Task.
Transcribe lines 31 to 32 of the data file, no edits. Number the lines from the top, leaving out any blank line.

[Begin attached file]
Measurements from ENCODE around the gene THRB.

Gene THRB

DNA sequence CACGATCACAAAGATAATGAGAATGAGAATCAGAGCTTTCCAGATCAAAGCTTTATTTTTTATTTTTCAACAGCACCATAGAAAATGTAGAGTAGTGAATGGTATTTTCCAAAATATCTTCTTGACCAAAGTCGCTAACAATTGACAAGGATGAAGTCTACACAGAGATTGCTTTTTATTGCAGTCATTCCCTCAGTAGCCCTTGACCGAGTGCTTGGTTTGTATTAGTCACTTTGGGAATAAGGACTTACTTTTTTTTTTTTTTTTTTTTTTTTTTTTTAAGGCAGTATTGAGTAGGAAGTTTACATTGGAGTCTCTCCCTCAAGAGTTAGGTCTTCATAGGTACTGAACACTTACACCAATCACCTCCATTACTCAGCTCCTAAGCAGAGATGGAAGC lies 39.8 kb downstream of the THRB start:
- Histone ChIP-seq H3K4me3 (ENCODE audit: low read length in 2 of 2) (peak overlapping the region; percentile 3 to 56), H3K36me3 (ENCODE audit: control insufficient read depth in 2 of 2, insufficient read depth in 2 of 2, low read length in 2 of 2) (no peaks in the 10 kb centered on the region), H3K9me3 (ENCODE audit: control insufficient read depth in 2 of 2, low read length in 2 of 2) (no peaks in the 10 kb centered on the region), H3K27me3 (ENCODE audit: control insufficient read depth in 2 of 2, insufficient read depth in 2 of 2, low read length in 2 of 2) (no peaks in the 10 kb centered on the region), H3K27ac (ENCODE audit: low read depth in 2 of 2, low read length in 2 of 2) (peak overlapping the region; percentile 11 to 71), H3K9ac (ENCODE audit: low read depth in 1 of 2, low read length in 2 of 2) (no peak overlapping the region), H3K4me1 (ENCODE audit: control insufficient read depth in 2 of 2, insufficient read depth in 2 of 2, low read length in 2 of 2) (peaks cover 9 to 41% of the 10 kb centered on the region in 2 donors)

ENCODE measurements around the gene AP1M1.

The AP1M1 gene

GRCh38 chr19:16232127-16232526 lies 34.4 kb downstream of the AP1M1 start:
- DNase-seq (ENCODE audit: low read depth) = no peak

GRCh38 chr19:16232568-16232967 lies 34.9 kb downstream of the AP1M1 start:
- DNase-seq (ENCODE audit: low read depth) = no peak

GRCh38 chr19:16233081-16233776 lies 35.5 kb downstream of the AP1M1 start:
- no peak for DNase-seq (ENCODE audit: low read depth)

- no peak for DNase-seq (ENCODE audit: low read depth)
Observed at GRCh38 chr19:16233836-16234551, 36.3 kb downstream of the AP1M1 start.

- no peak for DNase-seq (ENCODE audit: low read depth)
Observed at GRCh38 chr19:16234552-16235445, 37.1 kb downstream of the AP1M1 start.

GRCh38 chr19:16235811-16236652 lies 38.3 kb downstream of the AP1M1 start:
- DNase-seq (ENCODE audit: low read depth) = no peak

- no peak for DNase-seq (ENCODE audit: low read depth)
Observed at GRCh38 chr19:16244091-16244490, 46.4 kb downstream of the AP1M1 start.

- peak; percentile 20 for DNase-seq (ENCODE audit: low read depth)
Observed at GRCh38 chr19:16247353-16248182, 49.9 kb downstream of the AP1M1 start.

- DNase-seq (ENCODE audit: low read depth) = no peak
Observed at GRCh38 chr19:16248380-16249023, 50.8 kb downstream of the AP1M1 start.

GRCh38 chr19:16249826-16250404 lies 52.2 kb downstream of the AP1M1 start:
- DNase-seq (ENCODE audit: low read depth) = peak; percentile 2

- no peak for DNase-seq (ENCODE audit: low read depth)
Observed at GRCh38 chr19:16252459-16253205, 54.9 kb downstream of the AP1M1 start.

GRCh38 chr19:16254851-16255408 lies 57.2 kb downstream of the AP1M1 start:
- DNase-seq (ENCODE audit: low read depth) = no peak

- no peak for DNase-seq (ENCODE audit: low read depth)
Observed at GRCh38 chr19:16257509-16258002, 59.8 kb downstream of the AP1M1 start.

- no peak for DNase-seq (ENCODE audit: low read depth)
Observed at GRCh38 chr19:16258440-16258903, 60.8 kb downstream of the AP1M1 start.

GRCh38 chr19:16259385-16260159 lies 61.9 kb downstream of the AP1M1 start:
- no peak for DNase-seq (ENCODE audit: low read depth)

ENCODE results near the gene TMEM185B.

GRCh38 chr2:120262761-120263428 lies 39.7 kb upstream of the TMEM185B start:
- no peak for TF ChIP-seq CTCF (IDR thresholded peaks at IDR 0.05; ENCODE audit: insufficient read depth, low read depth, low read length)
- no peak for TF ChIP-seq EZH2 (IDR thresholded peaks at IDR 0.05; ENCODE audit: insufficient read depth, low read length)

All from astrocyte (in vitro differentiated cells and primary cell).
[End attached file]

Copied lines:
- no peak for DNase-seq (ENCODE audit: low read depth)
Observed at GRCh38 chr19:16257509-16258002, 59.8 kb downstream of the AP1M1 start.